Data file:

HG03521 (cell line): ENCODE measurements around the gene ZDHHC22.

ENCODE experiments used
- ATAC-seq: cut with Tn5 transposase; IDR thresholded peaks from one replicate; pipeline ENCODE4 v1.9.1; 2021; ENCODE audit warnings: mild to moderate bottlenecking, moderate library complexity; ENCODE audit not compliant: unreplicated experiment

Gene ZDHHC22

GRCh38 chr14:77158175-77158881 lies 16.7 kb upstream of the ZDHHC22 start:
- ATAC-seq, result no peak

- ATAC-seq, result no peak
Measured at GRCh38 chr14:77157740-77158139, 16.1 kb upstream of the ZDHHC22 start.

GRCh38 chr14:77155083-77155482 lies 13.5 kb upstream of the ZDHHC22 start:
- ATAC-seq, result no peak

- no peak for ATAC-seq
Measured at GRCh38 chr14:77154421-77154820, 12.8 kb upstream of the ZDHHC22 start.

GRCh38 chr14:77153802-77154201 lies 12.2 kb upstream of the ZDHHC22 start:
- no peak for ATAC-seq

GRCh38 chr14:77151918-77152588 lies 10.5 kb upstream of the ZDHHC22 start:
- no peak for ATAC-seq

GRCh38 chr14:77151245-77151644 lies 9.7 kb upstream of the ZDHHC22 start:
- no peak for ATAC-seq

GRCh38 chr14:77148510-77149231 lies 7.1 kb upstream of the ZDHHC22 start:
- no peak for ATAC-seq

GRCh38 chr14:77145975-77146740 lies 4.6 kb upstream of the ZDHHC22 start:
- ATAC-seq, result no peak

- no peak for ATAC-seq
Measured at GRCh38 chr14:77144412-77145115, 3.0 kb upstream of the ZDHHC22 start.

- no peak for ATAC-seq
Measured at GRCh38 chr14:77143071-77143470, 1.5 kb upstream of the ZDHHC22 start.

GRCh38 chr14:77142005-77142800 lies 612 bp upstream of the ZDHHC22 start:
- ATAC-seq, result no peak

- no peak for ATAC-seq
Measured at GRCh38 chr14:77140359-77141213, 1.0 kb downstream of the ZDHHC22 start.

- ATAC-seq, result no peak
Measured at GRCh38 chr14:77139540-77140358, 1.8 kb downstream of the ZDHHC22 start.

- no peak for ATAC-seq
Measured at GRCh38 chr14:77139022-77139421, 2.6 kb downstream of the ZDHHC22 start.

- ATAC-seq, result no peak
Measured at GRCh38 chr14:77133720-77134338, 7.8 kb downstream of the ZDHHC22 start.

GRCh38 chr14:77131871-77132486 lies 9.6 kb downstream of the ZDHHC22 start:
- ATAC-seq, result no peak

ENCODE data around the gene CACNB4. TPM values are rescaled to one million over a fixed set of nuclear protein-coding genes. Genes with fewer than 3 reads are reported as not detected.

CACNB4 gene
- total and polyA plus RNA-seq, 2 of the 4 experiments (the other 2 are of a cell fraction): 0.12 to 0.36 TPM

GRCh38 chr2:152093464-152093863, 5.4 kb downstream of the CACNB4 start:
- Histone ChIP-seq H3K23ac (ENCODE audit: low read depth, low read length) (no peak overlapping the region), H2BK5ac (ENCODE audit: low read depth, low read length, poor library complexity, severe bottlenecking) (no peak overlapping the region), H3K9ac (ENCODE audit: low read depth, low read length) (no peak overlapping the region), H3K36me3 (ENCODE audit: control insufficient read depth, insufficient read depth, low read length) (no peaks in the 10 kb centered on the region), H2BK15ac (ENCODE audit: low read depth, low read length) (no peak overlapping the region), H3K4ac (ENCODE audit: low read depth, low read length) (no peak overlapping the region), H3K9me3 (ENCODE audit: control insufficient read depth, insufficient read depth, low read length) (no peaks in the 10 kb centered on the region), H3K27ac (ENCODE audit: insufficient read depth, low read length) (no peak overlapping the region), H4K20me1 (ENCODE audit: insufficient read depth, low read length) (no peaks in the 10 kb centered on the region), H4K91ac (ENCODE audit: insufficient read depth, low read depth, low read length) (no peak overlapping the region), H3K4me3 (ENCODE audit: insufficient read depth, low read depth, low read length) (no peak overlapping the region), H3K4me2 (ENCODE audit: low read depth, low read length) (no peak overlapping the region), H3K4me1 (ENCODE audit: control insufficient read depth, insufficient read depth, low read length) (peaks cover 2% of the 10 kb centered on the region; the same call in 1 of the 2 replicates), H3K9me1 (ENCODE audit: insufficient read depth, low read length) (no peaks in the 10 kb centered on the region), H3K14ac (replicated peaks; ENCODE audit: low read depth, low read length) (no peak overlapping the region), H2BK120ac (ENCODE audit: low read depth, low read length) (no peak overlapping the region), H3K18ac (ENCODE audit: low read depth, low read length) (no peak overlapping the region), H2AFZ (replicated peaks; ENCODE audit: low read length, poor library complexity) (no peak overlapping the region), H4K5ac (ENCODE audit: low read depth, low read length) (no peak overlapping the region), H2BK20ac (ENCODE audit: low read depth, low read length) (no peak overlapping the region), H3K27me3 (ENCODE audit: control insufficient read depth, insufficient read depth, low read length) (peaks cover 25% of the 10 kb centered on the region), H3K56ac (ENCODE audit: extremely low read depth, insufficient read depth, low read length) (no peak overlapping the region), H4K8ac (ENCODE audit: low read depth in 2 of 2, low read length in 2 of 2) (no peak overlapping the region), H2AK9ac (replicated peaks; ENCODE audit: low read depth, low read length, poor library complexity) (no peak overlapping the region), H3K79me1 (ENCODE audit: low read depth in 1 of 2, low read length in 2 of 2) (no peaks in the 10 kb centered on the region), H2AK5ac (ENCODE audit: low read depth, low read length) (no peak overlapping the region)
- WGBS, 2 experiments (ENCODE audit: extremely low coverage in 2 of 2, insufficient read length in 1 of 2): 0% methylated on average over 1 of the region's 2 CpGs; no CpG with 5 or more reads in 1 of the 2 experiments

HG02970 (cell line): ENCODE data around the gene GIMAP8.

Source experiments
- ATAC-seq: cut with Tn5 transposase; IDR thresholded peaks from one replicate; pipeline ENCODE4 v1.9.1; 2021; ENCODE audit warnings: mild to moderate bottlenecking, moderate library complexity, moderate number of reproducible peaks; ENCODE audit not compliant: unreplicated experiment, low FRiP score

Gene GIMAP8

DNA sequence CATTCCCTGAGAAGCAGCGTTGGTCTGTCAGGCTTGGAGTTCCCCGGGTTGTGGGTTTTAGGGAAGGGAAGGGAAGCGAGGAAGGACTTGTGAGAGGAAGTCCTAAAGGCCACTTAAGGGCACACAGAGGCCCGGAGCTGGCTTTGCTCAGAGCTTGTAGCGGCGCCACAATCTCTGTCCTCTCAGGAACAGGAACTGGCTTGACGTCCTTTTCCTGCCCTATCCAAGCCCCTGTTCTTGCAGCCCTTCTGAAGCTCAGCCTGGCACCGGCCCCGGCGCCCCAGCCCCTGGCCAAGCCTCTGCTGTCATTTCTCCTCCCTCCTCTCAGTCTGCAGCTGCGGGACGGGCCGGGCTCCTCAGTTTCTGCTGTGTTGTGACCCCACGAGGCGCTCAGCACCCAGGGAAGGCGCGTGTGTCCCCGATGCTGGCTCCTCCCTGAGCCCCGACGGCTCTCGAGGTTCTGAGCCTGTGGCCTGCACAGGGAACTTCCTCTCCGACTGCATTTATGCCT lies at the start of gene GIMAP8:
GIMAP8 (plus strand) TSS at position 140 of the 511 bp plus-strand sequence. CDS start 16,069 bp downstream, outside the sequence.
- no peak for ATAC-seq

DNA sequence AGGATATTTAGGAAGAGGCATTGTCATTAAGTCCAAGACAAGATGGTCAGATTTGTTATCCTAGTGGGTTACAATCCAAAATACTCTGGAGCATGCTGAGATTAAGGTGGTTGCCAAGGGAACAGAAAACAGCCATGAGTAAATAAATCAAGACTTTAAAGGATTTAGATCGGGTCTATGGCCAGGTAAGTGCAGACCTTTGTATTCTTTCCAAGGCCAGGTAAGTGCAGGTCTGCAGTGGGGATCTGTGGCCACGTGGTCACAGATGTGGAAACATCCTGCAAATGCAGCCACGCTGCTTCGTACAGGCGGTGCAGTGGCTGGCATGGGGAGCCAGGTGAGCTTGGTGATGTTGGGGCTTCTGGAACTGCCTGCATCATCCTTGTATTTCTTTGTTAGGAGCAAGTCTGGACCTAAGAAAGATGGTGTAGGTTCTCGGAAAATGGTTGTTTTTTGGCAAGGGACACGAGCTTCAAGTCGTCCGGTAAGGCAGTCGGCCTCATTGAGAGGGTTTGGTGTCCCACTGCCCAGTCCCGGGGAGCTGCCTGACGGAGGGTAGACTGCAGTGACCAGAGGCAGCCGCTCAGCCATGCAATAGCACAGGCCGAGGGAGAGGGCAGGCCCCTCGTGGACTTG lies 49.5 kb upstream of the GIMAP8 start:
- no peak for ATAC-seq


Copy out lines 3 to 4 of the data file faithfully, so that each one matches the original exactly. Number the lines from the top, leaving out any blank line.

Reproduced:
- ATAC-seq: cut with Tn5 transposase; IDR thresholded peaks from one replicate; pipeline ENCODE4 v1.9.1; 2021; ENCODE audit warnings: mild to moderate bottlenecking, moderate library complexity; ENCODE audit not compliant: unreplicated experiment

Gene ZDHHC22